Children sometimes view a divorce as a way to manipulate parents into giving them their own way. The issue here is that they might claim that one parent already approved an activity or that they get to do specific things at the other parent's house. By making these claims, they are hoping that they will get to do what they want.
As a newly single parent, it is up to you to set the rules for your house. You need to think about how you want things to work. Once you set the rules, relay them to the children, and don't deviate from them.
If you say no eating in the bedrooms, you might have a child who comes back to you saying that the other parent said eating in the bedroom is acceptable. This is when you need to put your foot down and remind them that you are the adult in the home.
Some parents find it easier if they work with their ex to come up with major rules that span both homes. When both parents are on the same page about things like a teen's curfew, the confusion is usually minimized. This also takes away some of the temptation to play one adult against the other.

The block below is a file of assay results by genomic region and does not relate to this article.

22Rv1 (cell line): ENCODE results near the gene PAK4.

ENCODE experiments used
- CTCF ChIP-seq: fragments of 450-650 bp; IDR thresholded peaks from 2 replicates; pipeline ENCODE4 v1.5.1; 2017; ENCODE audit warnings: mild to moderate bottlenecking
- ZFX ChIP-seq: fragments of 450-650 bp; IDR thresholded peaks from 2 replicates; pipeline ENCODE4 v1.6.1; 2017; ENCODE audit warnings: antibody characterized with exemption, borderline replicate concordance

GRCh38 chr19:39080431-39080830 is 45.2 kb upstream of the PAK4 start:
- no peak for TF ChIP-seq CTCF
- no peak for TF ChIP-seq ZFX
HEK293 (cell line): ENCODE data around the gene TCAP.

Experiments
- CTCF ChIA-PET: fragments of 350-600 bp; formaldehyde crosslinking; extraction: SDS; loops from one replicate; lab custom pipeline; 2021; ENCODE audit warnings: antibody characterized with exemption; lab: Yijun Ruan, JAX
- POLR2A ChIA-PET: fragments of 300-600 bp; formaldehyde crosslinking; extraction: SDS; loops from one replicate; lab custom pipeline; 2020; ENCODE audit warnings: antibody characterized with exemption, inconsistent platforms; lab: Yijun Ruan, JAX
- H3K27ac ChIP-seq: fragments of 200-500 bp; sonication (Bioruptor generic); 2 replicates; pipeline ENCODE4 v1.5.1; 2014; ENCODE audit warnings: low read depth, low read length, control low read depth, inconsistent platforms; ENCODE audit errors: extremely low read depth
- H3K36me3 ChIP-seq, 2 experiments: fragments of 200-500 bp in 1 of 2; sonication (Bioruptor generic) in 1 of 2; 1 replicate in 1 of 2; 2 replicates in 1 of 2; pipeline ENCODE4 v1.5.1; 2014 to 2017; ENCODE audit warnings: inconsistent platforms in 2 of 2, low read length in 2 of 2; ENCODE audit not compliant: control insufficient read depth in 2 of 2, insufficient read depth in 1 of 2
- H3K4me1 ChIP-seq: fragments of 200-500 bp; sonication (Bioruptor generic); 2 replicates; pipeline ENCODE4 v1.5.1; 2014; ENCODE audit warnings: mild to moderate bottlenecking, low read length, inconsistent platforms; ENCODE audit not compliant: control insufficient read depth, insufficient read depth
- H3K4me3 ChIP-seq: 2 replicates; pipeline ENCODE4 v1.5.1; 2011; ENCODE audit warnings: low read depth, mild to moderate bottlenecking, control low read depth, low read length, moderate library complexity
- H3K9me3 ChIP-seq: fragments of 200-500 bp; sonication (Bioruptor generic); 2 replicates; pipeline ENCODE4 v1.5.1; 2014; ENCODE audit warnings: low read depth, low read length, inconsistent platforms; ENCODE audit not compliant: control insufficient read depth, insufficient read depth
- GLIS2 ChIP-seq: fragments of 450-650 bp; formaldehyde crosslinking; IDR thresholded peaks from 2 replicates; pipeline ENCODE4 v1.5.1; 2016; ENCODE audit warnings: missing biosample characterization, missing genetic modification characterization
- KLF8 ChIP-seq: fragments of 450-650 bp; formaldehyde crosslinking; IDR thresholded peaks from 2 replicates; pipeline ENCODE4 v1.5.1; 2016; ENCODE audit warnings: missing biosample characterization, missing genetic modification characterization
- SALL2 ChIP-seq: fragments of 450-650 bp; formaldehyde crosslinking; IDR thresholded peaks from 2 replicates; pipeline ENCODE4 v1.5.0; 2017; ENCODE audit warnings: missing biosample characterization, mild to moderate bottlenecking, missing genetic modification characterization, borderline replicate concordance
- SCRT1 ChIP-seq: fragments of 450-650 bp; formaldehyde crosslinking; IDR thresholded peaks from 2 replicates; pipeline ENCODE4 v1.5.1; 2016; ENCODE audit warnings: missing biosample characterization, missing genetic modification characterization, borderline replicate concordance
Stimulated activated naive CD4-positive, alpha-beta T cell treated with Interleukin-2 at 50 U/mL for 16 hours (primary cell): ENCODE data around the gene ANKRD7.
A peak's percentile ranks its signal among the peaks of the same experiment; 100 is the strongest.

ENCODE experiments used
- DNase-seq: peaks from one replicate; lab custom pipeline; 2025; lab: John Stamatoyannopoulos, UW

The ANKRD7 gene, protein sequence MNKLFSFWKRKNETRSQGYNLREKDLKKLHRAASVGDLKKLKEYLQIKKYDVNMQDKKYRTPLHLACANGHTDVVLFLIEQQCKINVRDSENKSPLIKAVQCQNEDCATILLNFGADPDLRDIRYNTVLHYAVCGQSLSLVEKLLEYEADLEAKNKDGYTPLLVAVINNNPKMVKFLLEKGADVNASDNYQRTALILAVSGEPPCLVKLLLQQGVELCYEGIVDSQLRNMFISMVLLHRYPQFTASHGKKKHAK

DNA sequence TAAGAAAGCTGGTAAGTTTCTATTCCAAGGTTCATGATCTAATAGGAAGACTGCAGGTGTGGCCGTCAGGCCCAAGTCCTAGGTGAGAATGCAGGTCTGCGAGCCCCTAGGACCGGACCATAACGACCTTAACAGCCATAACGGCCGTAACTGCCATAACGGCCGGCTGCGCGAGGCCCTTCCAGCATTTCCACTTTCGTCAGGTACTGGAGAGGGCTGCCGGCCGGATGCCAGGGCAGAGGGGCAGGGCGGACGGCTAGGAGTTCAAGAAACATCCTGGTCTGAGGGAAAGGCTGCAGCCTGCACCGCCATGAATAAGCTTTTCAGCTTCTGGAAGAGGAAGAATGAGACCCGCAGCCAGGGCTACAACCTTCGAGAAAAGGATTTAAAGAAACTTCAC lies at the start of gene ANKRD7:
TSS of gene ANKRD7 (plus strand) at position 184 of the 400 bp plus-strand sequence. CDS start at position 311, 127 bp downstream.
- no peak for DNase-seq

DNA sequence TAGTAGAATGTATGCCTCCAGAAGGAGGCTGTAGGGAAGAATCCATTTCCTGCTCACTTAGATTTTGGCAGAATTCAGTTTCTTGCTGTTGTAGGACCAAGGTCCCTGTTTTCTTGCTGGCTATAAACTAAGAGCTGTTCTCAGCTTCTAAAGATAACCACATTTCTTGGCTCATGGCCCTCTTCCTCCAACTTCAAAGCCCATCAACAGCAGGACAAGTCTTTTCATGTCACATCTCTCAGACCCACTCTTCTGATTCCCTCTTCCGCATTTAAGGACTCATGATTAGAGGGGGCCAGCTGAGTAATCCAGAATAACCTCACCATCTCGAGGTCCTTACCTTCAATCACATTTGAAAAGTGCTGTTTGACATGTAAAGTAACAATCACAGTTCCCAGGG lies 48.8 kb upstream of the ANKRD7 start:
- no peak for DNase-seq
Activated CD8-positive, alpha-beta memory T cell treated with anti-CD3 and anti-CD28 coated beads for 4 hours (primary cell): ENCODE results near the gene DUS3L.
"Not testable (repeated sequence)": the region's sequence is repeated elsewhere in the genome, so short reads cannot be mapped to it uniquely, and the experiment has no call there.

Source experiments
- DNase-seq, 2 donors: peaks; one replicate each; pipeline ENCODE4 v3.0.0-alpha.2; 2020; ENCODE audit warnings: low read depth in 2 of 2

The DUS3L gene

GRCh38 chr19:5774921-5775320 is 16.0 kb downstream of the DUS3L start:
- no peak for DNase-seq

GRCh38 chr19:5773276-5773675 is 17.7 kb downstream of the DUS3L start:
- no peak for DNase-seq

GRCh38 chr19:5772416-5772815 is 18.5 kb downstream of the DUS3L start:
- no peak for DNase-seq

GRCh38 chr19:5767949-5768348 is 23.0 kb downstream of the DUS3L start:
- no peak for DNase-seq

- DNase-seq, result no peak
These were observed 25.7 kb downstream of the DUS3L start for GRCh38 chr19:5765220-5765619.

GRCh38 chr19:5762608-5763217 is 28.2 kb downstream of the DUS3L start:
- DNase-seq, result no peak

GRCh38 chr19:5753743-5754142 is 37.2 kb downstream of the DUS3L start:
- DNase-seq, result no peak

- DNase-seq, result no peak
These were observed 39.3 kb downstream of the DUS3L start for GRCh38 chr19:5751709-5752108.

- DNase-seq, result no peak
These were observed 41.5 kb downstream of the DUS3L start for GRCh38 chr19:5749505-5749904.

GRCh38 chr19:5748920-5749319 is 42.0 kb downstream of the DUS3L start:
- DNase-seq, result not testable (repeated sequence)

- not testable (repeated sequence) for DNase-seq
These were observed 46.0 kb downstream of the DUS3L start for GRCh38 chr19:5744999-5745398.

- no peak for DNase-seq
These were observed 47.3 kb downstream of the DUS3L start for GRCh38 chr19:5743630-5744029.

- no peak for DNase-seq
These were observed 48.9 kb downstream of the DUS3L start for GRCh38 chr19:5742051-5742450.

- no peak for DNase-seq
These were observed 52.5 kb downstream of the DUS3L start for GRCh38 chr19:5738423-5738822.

It isn't going to be easy for the children to adjust to the different rules in two different homes after a divorce. You should be firm yet understanding about efforts to push the limit or manipulate you. Sometimes, just giving the child a warning about following the house rules might be all it takes to help them with the adjustment.
You should be sure that you have a detailed custody order that outlines what each parent is responsible for. This can help you if issues come up. Having the biggest rules and expectations outlined in writing can make parenting with your ex a simpler matter.